August 19, 2004
Press Release, 04-16
Commerce Under Secretary Jon Dudas To Address Independent Inventors In New Hampshire
Inventors of the "Segway" and High-Resolution Radar and Sonar also Will Speak at Ninth Annual Independent Inventors Conference
August 20-21, 2004
Franklin Pierce Law Center
2 White Street, Concord, NH
Under Secretary of Commerce for Intellectual Property and Director of the United States Patent and Trademark Office (USPTO) Jon Dudas will be one of the featured speakers at the Ninth Annual Independent Inventors Conference August 20 and 21, 2004, at the Franklin Pierce Law Center in Concord, N.H. Dudas also will make a special presentation to recognize two attorneys from the New Hampshire intellectual property law firm of Maine & Asmus who recently found 14 original 18th and 19th century patents that will be added to USPTO's public database of nearly 7 million patents. Fire destroyed the Patent Office in 1836, and records of 10,000 patents, including the 14 found at the Dartmouth College Library by the New Hampshire attorneys, were lost. To date, only about 2,800 of the lost patent records have been recovered.
The two-day conference, cosponsored by the Department of Commerce's USPTO and the National Inventors Hall of Fame, will offer practical advice and information on intellectual property protection and marketing for both novice and seasoned inventors. Two nationally recognized inventors also will be featured: Dean Kamen, inventor of the "Segway" human transporter, and Robert H. Rines, inventor of high-resolution radar and sonar.
August 20 at 10 a.m.: Dean Kamen, inventor of the “Segway” human transporter and founder of DEKA Research & Development Corp. will discuss successful inventing. Kamen holds more than 200 U.S. and foreign patents, many of them for innovative medical devices. He has received numerous awards, including the National Medal of Technology.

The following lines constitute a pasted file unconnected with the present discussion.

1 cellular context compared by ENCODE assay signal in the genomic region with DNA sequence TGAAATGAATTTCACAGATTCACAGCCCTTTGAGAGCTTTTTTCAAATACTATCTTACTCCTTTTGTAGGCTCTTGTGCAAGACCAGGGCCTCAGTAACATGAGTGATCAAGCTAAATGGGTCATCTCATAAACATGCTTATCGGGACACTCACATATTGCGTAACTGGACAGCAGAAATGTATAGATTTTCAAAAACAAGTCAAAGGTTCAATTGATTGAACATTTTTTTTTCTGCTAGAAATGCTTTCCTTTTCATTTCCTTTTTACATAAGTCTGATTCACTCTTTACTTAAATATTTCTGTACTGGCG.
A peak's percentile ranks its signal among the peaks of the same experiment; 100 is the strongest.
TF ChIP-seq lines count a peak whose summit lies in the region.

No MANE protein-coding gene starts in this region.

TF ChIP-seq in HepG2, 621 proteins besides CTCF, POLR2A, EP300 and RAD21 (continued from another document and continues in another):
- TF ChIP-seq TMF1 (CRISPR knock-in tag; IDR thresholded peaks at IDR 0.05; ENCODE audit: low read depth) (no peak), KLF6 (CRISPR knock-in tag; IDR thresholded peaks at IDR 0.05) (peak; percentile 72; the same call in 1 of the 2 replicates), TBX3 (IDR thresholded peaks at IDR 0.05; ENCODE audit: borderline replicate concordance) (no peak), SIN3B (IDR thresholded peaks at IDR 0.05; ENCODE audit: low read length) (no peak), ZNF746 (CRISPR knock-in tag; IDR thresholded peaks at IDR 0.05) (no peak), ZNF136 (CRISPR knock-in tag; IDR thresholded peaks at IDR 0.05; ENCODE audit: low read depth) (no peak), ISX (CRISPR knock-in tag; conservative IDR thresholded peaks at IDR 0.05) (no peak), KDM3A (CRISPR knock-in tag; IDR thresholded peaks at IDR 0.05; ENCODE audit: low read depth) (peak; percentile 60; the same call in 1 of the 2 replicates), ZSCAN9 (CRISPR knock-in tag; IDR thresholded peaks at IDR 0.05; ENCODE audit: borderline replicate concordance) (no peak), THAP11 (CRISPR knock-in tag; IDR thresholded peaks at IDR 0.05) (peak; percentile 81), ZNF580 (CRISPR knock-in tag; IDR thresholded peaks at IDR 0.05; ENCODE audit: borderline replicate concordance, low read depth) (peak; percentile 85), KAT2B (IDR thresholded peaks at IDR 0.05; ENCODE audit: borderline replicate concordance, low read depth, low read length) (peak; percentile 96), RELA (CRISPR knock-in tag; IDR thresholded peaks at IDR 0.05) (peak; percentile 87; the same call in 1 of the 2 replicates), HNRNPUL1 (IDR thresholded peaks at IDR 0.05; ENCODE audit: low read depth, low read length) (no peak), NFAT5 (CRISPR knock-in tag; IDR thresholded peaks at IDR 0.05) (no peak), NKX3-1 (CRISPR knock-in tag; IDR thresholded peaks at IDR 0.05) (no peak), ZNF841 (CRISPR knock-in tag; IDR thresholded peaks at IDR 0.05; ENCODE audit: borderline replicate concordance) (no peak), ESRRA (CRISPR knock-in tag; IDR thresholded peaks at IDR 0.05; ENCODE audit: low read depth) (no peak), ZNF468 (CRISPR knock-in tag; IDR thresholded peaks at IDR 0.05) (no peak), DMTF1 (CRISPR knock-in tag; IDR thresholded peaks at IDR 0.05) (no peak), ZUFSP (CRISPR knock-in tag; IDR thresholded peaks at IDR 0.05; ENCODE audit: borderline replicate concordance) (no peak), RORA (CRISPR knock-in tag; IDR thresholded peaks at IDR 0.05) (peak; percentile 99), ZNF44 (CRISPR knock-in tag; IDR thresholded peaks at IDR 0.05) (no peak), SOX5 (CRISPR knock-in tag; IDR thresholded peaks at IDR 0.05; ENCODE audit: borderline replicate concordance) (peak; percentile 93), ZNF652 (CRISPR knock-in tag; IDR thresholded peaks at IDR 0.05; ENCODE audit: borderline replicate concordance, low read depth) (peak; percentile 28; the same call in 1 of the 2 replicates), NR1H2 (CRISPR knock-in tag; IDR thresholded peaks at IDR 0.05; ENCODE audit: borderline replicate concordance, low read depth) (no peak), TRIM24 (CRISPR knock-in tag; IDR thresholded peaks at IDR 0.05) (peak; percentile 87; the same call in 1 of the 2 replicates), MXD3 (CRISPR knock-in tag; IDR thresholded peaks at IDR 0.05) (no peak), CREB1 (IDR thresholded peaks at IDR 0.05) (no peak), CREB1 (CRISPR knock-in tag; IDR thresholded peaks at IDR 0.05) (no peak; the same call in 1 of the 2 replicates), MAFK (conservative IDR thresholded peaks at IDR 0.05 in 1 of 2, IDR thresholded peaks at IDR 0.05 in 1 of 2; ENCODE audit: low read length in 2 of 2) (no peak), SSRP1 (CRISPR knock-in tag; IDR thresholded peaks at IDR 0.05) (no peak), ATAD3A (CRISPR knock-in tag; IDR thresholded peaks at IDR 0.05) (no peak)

August 20 at 12:45 p.m.: Under Secretary Dudas will discuss current USPTO programs and resources that benefit independent inventors and entrepreneurs, including the agency’s 21st Century Strategic Plan. America's independent inventors comprise about 18 percent of USPTO’s patent filers. Mr. Dudas also will recognize the two attorneys who recently found 18th and 19th century patents to be added to the USPTO database.
August 21 at 9 a.m.: Robert H. Rines, inventor of high-resolution radar and sonar and inductee in the National Inventors Hall of Fame will discuss successful inventing. Rines holds more than 60 patents. His sonar inventions were used in locating the Titanic and the Bismarck. They also are used in medical noninvasive ultrasound imaging of internal organs. Rines also founded the Academy of Applied Science and the Franklin Pierce Law Center.
Senior USPTO officials and experts in the fields of intellectual property and marketing also will make presentations. The conference agenda is available at http://www.uspto.gov/web/offices/com/iip/iiconf/agenda.html.
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